The Treasury is looking to infrastructure groups Laing and Serco to pioneer "project delivery organisations", a PFI concept that would transfer some of the public sector's management responsibility to private firms.
The news emerged after the Treasury published a document last week that made radical recommendations to improve the PFI, including the introduction of equity competitions and greater procurement training for the public sector.
A source close to the Treasury said there were few firms that had the skills necessary to bid to become a project delivery organisation. The source said the Treasury believed Serco and Laing were two of the few firms that had the skills to fill this role. He added that the government was hoping that more would develop the necessary expertise if the work proved to be lucrative.
Adrian Ewer, finance director at Laing, said:
"If the Treasury want to come and talk to us about it, then they can come and talk to us."
The Treasury's document has received support from contractors. John Spanswick, Major Contractors Group chairman, said: "The most important thing is that the government has sent a message that it will continue the PFI. However, we would like to see the specific timing of when the next hospitals are going to be released."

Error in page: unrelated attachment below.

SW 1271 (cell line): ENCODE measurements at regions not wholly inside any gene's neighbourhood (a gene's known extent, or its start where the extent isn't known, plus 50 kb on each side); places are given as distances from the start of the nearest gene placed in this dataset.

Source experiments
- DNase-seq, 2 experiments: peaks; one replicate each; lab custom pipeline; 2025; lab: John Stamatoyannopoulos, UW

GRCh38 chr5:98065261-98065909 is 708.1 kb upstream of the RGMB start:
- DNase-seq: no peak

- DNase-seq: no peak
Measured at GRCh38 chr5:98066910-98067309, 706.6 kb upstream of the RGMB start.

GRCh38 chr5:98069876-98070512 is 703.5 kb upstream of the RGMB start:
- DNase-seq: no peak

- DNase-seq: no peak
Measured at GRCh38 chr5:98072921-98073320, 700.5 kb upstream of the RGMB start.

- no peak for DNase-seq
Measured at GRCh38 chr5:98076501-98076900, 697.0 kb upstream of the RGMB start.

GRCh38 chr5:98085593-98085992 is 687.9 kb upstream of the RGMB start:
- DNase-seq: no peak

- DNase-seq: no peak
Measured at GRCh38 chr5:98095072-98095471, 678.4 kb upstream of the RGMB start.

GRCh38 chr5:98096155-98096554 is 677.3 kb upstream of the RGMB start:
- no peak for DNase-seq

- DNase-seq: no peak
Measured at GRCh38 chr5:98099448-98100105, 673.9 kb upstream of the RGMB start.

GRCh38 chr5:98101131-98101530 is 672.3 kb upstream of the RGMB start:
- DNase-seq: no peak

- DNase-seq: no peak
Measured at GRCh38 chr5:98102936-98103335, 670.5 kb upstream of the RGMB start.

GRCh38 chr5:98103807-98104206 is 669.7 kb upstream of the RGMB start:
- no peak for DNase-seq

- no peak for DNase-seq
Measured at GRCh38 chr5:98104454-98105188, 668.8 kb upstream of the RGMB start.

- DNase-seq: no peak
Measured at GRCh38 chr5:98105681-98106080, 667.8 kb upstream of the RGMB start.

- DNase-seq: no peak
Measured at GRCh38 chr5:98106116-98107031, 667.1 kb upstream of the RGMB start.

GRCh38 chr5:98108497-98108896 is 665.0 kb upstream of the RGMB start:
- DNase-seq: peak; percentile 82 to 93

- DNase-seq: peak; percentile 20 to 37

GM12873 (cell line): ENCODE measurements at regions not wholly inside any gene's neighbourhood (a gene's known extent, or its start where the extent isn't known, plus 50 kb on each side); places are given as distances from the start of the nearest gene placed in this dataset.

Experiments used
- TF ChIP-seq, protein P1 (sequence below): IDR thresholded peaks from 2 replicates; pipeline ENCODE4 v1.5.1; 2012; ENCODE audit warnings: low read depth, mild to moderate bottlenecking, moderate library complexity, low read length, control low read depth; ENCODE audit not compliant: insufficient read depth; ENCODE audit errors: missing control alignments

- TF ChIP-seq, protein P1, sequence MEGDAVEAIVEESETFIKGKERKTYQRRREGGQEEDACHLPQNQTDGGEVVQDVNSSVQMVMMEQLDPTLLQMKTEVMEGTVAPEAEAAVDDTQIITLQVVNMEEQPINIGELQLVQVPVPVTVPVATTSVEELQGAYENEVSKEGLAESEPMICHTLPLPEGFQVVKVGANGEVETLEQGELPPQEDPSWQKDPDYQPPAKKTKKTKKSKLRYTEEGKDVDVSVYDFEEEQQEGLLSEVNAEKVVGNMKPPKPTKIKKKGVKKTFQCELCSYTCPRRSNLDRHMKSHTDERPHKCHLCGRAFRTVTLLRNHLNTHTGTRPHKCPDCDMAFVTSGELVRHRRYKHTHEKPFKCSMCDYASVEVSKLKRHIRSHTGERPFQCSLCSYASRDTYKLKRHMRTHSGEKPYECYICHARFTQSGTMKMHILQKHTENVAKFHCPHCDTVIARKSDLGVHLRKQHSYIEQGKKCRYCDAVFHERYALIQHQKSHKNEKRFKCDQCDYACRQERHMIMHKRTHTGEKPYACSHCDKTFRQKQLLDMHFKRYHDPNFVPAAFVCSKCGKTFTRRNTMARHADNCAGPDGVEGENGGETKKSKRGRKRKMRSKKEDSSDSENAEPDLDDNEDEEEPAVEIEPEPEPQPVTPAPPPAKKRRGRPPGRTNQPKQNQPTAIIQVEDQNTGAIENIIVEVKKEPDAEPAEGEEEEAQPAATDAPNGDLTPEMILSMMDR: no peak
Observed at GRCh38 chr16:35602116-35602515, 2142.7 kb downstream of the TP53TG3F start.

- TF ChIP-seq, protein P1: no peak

Stephen Ratcliffe, Construction Confederation chief executive, said: "This is music to our ears."
But some of the report's recommendations have angered PFI players. The suggestion that there should be debt and equity competitions was viewed as "quite negative" by one banker.
The government has sent a positive message that it will continue the PFI
John Spanswick, MCG
At the moment banks are part of bidding consortiums, but the report suggested that they should bid against each other in a separate competition. Simon Hipperson, chief executive of Skanska's infrastructure development, said the company had successfully used this model in the past. He said: "On the debt side we have run a funding competition already on the St Bartholomew's and Royal London Hospitals scheme. We helped develop the process and it delivered value for the public sector."
The Treasury also held open the possibility of changing the design process for PFI projects. The RIBA and CABE have been invited by Richard Abadie, the Treasury's PFI director, to help rewrite the policy on this.
The invitation was offered two weeks ago in a meeting between Abadie and Jack Pringle, the RIBA president, who said rewriting the Treasury's "note 7" would take place within six months.
Pringle welcomed the Treasury publication: "Pretty much all our proposals on Smart PFI have been adopted. The Treasury's revised policy will produce higher design standards and more accurate outcomes. It will also reduce risk by gaining outline planning permission in advance."
As for funding agencies, Pringle accepted that they would need to have the proposals explained more carefully. "It will be cheaper for them to bid. So far PFI projects have cost an average of £22m to bid, and this is not good value for money."